Sunday, July 01, 2007

Nathan L. Winder dies 'of wounds sustained from enemy small arms fire'

Terri Winder remembers her son as a soft-hearted man with a tough shell who was loyal to friends and family and loved children.

"He cared about other people," the Blanding mother said of her son, Nathan, who died Tuesday serving in the U.S. military in Iraq. "He loved the children in Iraq and carried teddy bears and things to give them. He was trying to help two Iraqi children come to the states for medical attention."

Sgt. 1st Class Nathan L. Winder, 32, a Special Forces medic assigned to the 2nd Battalion, 1st Special Forces Group in Ft. Lewis, Wash., died from wounds sustained during combat outside of Diwaniyah, Iraq, according to the U.S. Army Special Forces Command in Fort Bragg, N.C.
Winder was a member of a U.S. Special Forces Quick Reaction Force when he was killed by small arms fire. His mother said he was shot in the neck.

Winder, who joined the military immediately upon graduation from high school in Blanding, was dispatched to Iraq in January.

He is the third son of Terri and Tom Winder to serve in Iraq, Terri Winder said.

"When the other two were in Iraq, Nathan had a hard time with that," she said. "He didn't like it that his brothers were serving in the war and he was here at home. He wanted to be over there serving his country. Then his turn came."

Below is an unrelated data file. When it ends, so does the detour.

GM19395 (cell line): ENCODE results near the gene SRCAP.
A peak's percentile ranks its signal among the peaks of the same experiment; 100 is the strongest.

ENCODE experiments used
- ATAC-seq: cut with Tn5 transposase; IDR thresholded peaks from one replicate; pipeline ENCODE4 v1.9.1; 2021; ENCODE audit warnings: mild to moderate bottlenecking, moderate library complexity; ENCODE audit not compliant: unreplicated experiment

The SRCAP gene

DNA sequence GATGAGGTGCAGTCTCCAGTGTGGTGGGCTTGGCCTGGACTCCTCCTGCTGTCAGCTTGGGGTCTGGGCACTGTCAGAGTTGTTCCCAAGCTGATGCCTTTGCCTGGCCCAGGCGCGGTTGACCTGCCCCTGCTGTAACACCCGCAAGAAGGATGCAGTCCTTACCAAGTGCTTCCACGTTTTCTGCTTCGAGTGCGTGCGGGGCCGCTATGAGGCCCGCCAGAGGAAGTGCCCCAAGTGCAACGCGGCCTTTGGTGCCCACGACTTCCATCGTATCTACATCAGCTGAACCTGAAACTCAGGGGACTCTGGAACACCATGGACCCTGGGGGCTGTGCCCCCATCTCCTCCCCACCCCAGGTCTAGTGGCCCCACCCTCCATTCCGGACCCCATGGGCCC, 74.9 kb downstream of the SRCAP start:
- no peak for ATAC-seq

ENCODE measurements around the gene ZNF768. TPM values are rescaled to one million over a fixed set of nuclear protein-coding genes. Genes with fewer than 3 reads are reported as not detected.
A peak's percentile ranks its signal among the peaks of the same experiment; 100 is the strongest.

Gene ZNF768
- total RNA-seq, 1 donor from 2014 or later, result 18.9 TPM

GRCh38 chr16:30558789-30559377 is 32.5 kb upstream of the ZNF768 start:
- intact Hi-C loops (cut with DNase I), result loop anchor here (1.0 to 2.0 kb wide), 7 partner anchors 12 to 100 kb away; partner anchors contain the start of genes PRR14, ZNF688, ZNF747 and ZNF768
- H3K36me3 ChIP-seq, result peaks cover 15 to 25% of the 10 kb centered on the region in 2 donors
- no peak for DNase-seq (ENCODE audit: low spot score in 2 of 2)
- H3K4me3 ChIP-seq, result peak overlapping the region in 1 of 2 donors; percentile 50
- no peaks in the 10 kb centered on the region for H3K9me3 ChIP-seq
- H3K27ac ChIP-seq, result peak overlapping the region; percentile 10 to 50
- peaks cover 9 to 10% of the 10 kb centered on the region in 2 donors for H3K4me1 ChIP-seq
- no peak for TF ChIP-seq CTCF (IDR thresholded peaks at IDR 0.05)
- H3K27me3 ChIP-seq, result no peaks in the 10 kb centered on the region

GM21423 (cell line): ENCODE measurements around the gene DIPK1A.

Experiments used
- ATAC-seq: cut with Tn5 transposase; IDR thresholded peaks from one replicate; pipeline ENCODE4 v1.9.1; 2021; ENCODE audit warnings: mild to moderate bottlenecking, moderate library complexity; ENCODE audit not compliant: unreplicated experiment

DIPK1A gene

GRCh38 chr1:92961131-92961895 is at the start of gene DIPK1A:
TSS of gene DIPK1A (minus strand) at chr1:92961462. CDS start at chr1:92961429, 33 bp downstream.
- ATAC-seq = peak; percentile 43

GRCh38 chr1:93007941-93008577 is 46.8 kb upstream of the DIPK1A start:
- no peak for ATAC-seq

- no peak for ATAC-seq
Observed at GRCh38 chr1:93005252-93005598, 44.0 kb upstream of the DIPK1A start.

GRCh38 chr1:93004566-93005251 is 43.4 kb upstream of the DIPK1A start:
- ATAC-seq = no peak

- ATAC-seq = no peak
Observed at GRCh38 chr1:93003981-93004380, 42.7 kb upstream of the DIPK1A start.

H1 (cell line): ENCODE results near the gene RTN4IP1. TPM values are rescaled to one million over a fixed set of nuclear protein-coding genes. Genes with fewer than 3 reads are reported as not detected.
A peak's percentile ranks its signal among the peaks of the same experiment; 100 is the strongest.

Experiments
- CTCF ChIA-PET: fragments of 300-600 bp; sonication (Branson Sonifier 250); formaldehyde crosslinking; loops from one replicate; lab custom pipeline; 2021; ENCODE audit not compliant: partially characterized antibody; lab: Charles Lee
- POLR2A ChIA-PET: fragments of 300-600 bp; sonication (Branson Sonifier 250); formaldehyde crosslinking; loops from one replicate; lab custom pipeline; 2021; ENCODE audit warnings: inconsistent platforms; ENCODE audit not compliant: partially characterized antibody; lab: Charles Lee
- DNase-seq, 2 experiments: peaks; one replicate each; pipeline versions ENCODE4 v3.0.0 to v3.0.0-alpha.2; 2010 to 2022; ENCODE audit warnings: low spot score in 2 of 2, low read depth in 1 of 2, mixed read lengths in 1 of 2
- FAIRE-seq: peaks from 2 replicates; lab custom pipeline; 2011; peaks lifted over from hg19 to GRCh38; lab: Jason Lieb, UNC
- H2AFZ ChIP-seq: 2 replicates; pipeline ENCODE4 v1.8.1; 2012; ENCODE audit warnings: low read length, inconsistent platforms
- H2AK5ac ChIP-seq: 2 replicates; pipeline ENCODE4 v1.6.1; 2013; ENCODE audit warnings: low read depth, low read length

Terri Winder said the family received news of her son's death from his wife, Mechelle, and were visited by military officials Wednesday morning.

Nathan Winder called his wife almost every day, Terri Winder said. When there was no word on Tuesday, his wife, who is living in Canada with her sister, got worried. Then the military arrived to notify her of her husband's death.

"She said his [e-mail site] was still up on her computer when they were talking to her," Terri Winder said. "After they left, she wrote him a note, just in case. That's kind of how you feel about something like this. It just seems so unreal."

Born in Seoul, Korea, Winder was adopted at the age of 2 and raised in Blanding, where his parents still reside. In all, the Winders have adopted eight children, some of them with special needs.

"The fact that he was abandoned at such an early age affected him all his life," Terri Winder said. "He was very tender, even though he had created a hard shell on the outside. And he laughed a lot."

She says Nathan and his other two brothers who served in Iraq were "proud of the work they did," and the Winder family stood firmly behind them and the Iraq military effort.

"All of my sons feel good about what they did in Iraq," she said. "None of them feel the press represents the good things that happen there. [Nathan] felt like they were making a difference. He said, 'They don't know what we're offering them. They've never tasted freedom before.' " Nathan Winder is survived by his wife, his 11-year-old son by a previous marriage, Logan, of Herkimer, N.Y., his parents and siblings.

The family is uncertain about burial plans, his mother said. He had noted on his military papers that he wants to be buried in Arlington National Cemetery, she said, but the family would prefer to bury him in Blanding. They expect to receive more information later this week.

"We have no idea at this point how things will be," Terri Winder said. "I know he just had the military mind-set when he wrote that and never really thought it would happen. It would be like losing him twice if we can't bring him home."

Nathan Winder was posthumously awarded the Bronze Star, Purple Heart, Meritorious Service Media, Iraqi Campaign Medal and Combat Infantryman's Badge.

From the Salt Lake Tribune